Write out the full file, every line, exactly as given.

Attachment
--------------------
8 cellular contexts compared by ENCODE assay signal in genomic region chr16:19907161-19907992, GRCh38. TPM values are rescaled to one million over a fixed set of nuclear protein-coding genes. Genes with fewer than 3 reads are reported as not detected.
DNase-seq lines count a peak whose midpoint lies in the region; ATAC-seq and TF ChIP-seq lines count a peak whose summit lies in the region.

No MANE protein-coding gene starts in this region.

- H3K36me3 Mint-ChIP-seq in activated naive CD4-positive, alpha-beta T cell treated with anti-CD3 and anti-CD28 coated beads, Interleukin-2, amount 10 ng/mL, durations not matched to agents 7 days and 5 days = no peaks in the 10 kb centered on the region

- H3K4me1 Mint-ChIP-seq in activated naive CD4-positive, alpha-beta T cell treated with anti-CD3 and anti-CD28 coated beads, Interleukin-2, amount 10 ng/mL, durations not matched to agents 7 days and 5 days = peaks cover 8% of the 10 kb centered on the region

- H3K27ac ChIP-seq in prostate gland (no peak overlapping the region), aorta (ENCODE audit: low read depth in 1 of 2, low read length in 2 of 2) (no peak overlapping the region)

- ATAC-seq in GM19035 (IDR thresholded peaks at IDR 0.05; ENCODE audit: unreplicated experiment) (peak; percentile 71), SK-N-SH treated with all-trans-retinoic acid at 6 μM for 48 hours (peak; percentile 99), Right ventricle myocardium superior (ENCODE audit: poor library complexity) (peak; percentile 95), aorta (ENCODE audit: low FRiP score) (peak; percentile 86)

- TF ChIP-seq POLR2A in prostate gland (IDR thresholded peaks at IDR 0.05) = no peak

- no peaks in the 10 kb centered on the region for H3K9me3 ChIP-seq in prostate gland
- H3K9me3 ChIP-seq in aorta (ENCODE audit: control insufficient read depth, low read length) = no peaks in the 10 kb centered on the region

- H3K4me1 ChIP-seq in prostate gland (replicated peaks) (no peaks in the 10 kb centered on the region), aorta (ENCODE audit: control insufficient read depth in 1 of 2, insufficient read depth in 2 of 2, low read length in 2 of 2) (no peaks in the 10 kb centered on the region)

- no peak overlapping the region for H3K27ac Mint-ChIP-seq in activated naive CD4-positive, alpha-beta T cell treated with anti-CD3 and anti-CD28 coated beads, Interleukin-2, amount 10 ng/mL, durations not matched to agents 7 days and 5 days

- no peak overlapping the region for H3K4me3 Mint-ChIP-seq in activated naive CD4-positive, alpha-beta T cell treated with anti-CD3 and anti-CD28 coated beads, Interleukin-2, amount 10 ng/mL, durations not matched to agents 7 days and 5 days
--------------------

8 cellular contexts compared by ENCODE assay signal in genomic region chr16:19907161-19907992, GRCh38. TPM values are rescaled to one million over a fixed set of nuclear protein-coding genes. Genes with fewer than 3 reads are reported as not detected.
DNase-seq lines count a peak whose midpoint lies in the region; ATAC-seq and TF ChIP-seq lines count a peak whose summit lies in the region.

No MANE protein-coding gene starts in this region.

- H3K36me3 Mint-ChIP-seq in activated naive CD4-positive, alpha-beta T cell treated with anti-CD3 and anti-CD28 coated beads, Interleukin-2, amount 10 ng/mL, durations not matched to agents 7 days and 5 days = no peaks in the 10 kb centered on the region

- H3K4me1 Mint-ChIP-seq in activated naive CD4-positive, alpha-beta T cell treated with anti-CD3 and anti-CD28 coated beads, Interleukin-2, amount 10 ng/mL, durations not matched to agents 7 days and 5 days = peaks cover 8% of the 10 kb centered on the region

- H3K27ac ChIP-seq in prostate gland (no peak overlapping the region), aorta (ENCODE audit: low read depth in 1 of 2, low read length in 2 of 2) (no peak overlapping the region)

- ATAC-seq in GM19035 (IDR thresholded peaks at IDR 0.05; ENCODE audit: unreplicated experiment) (peak; percentile 71), SK-N-SH treated with all-trans-retinoic acid at 6 μM for 48 hours (peak; percentile 99), Right ventricle myocardium superior (ENCODE audit: poor library complexity) (peak; percentile 95), aorta (ENCODE audit: low FRiP score) (peak; percentile 86)

- TF ChIP-seq POLR2A in prostate gland (IDR thresholded peaks at IDR 0.05) = no peak

- no peaks in the 10 kb centered on the region for H3K9me3 ChIP-seq in prostate gland
- H3K9me3 ChIP-seq in aorta (ENCODE audit: control insufficient read depth, low read length) = no peaks in the 10 kb centered on the region

- H3K4me1 ChIP-seq in prostate gland (replicated peaks) (no peaks in the 10 kb centered on the region), aorta (ENCODE audit: control insufficient read depth in 1 of 2, insufficient read depth in 2 of 2, low read length in 2 of 2) (no peaks in the 10 kb centered on the region)

- no peak overlapping the region for H3K27ac Mint-ChIP-seq in activated naive CD4-positive, alpha-beta T cell treated with anti-CD3 and anti-CD28 coated beads, Interleukin-2, amount 10 ng/mL, durations not matched to agents 7 days and 5 days

- no peak overlapping the region for H3K4me3 Mint-ChIP-seq in activated naive CD4-positive, alpha-beta T cell treated with anti-CD3 and anti-CD28 coated beads, Interleukin-2, amount 10 ng/mL, durations not matched to agents 7 days and 5 days